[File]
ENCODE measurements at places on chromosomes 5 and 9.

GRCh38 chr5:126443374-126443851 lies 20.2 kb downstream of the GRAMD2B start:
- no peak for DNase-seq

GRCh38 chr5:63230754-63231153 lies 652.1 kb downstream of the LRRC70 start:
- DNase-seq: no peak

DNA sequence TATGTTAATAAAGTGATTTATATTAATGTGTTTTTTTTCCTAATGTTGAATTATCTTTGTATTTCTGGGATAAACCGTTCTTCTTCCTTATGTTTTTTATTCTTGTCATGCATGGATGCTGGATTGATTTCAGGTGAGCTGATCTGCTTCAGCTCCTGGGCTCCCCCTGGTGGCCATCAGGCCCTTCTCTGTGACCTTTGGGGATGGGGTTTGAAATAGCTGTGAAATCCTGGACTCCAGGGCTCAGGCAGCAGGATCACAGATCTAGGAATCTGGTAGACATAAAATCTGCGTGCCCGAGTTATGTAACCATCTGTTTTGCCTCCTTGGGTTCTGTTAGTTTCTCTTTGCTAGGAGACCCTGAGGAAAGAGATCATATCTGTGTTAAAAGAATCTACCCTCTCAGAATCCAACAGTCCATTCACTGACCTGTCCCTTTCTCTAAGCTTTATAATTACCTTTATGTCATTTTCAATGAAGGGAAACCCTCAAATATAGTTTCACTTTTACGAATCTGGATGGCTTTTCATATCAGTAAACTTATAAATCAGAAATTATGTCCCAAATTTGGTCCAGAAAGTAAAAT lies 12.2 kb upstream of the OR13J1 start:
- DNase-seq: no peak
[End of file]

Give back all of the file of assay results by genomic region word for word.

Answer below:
ENCODE measurements at places on chromosomes 5 and 9.

GRCh38 chr5:126443374-126443851 lies 20.2 kb downstream of the GRAMD2B start:
- no peak for DNase-seq

GRCh38 chr5:63230754-63231153 lies 652.1 kb downstream of the LRRC70 start:
- DNase-seq: no peak

DNA sequence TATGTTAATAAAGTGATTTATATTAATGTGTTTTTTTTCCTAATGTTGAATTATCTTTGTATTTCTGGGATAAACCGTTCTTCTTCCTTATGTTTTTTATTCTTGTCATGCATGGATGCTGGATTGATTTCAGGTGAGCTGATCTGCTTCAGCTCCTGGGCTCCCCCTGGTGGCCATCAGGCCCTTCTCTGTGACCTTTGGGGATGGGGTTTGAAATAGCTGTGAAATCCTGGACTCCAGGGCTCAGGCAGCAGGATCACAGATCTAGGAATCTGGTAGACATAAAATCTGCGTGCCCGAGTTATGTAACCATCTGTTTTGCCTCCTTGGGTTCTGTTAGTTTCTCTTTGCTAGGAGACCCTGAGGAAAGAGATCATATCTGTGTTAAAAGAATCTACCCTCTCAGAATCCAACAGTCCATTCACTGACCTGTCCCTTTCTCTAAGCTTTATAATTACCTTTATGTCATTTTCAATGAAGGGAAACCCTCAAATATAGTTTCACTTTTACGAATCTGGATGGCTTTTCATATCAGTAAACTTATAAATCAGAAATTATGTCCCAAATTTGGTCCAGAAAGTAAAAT lies 12.2 kb upstream of the OR13J1 start:
- DNase-seq: no peak